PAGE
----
Since the Stack is built within the general data SRAM, its size is limited only by the amount of free and allocated SRAM. Any user-run program performing a Reset must first initialize the SP. The Stack Pointer (SP) can be read from and written to in I/O address space. The data SRAM is easily accessible via the five various addressing modes provided by the AVR design. All AVR memory maps are linear and perfectly regular because of the architecture’s focus on efficiency. The registers used to manage a versatile interrupt module are located in the I/O area, and the Status Register also has a Global Interrupt Enable bit. Each of your system’s interruptions has its unique entry in the Interrupt Vector database.

The Interrupt Vector order determines the priority of the interrupts. A lower Interrupt Vector address indicates a higher priority. Control Registers and other CPU peripherals take up 64 of the available 256 bytes of I/O memory. SPI and other I/O operations. You can either use the address range 0x20:0x5F in the Data Space to gain access to the I/O Memory, or you can access the Register File directly. In addition, the Extended I/O region in SRAM from 0x60 to 0xFF is reserved for use with the ST/STS/STD and LD/LDS/LDD instructions exclusively in the ATmega48A/PA/88A/PA/168A/PA/328/P.

● ALU – Arithmetic Logic Unit

All 32 functioning registers serve a general purpose and are wired directly to the fast AVR ALU. It is possible to perform arithmetic operations between general-purpose registers or between a register and an immediate in a single clock cycle. Three major types of operations can be performed by an ALU: arithmetic, logic, and bit functions. Certain implementations of the design supply a robust multiplier that can handle signed/unsigned multiplication and fractional format. For a complete rundown, check out the “Instruction Set” section.

● Status Register

The Status Register keeps track of the numerical output of the most recent arithmetic instruction. The application can use this information to carry out conditional processes. The Instruction Set Guide states that the status register changes after each ALU operation. This will make the code faster and smaller by reducing the times the dedicated compare instructions need to be used. Upon entering an interrupt routine, the Status Register is not saved and restored automatically. There’s no way around having software manage this.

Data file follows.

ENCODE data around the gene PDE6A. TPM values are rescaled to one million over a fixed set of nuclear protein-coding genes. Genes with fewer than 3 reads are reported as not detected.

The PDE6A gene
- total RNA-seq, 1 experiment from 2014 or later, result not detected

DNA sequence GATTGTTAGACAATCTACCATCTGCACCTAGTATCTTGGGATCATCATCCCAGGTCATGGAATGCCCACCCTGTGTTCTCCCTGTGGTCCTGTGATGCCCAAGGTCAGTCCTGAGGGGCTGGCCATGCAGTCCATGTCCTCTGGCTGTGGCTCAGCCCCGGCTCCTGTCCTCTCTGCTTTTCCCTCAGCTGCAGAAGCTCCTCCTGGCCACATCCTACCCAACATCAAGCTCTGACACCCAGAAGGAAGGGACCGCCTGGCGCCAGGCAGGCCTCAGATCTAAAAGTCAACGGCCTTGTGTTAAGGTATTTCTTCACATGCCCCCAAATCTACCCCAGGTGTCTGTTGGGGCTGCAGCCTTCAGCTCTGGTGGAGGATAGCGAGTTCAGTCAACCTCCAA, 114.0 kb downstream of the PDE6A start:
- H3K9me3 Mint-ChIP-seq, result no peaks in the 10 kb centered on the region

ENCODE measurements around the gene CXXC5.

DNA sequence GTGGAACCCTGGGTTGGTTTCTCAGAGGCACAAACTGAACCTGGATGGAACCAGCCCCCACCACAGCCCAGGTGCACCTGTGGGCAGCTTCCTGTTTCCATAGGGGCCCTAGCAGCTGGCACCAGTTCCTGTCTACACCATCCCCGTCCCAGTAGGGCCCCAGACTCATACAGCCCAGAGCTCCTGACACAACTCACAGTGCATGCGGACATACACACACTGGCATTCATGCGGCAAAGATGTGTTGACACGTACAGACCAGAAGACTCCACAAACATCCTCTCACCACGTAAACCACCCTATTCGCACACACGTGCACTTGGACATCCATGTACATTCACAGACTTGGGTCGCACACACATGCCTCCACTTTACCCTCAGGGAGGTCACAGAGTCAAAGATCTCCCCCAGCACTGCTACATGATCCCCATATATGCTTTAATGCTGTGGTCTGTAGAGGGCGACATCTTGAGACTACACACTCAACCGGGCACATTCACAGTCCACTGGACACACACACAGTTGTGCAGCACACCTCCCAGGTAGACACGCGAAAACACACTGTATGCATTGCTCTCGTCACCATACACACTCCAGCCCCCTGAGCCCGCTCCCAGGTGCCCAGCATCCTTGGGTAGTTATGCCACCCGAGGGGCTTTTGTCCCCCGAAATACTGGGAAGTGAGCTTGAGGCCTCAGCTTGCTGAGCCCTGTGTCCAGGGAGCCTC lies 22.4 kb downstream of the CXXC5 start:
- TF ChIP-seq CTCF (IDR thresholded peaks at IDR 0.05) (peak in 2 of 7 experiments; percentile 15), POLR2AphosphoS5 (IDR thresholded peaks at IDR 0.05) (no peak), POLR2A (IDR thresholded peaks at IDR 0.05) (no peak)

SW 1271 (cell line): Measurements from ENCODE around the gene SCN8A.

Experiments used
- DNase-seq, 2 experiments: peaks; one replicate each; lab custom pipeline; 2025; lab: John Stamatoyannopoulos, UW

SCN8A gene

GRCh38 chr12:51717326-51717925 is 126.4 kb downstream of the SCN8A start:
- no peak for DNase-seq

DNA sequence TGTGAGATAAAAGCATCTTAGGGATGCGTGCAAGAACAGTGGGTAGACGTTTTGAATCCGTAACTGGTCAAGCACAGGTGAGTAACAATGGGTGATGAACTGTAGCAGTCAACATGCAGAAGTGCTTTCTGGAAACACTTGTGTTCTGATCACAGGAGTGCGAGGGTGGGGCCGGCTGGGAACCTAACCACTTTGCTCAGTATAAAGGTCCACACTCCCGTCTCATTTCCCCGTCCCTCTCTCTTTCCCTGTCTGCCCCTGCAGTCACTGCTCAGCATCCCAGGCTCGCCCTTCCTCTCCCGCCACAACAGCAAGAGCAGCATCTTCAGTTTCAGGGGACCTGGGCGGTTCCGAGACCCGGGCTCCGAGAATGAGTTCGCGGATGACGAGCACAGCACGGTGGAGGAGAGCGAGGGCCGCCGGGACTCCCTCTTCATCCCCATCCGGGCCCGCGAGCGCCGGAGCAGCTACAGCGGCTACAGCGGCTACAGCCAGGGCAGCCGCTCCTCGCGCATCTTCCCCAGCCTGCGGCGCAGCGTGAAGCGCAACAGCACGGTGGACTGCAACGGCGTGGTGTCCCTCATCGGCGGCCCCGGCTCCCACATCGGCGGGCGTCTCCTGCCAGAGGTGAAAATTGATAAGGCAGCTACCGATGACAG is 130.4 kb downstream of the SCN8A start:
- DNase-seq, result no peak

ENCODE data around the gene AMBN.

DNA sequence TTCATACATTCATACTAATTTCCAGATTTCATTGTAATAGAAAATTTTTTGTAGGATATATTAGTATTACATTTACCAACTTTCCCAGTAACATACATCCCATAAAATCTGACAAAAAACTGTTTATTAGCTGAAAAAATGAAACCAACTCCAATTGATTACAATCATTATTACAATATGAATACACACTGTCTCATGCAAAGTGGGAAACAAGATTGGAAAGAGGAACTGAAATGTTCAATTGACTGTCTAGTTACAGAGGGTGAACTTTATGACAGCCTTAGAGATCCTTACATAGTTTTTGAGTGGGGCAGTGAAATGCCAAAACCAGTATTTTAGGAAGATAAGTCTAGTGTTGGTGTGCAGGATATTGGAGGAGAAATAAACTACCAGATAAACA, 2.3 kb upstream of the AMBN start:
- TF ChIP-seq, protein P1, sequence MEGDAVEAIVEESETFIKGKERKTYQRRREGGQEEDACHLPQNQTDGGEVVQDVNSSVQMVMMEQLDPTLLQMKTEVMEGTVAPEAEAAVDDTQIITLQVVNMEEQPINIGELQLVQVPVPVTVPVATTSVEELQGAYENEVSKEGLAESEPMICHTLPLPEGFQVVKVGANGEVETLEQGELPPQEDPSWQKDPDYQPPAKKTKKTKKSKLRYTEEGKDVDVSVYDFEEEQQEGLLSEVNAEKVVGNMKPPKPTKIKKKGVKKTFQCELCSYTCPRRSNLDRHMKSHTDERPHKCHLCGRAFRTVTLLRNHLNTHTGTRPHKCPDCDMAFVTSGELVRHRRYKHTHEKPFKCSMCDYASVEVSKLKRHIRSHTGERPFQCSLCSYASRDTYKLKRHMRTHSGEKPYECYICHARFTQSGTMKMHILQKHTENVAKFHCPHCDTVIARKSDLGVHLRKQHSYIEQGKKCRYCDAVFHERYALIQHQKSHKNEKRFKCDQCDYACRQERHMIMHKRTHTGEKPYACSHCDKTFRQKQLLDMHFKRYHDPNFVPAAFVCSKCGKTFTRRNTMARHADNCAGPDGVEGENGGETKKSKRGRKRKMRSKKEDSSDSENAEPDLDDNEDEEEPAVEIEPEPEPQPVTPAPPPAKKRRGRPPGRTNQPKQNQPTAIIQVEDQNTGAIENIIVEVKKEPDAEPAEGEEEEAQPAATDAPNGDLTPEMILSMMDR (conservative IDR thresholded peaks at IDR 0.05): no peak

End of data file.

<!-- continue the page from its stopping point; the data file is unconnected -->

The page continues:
● Stack Pointer

Temporary data, local variables, and return addresses from interrupts and subroutine calls are all common uses for the Stack. A key aspect of the Stack’s implementation is expanding from more recent to more distant memory locations. The Stack Pointer Register always indicates the top of the stack. The Subroutine and Interrupt Stacks can be found in the data SRAM Stack section, which is pointed to by the Stack Pointer. The Stack Pointer is lowered when the PUSH command is sent. Before calling any subroutines or enabling interrupts, the software must specify the Stack in the data SRAM. For the internal SRAM to function properly, the Stack Pointer must be initialized to point past the beginning of the memory bank.

● Reset and Interrupt Handling

There are several interrupt sources available in the AVR. There is a dedicated program vector in each interrupt’s memory space and a distinct one for the Reset Vector. The Status Register contains a separate bit for each interrupt that must be written logic one in conjunction with the Global Interrupt Enable bit to enable the interrupt. When bits BLB02 and BLB12 of the Boot Lock register are set, interrupts may be silenced by default, depending on the state of the Program Counter.


Ultimately, the ATmega48A/PA/88A/PA/168A/PA/328/P microcontrollers provide an outstanding balance of power and low power consumption. Their economic power consumption, cutting-edge RISC and Harvard architectures, and adaptable interrupt module make them a great choice for high-performance applications. The microcontrollers’ capabilities can be expanded thanks to built-in capabilities, such as In-System Reprogrammable Flash program memory, EEPROM, internal SRAM, and independent lock bits. If you want to incorporate the ATMEGA328P-MUR or other top-quality electronic components into your project, don’t hesitate to contact ICRFQ. Our team of experts can provide the guidance and support you need to turn your ideas into reality. Let ICRFQ be your trusted partner in your quest for cutting-edge, high-performance power electronics.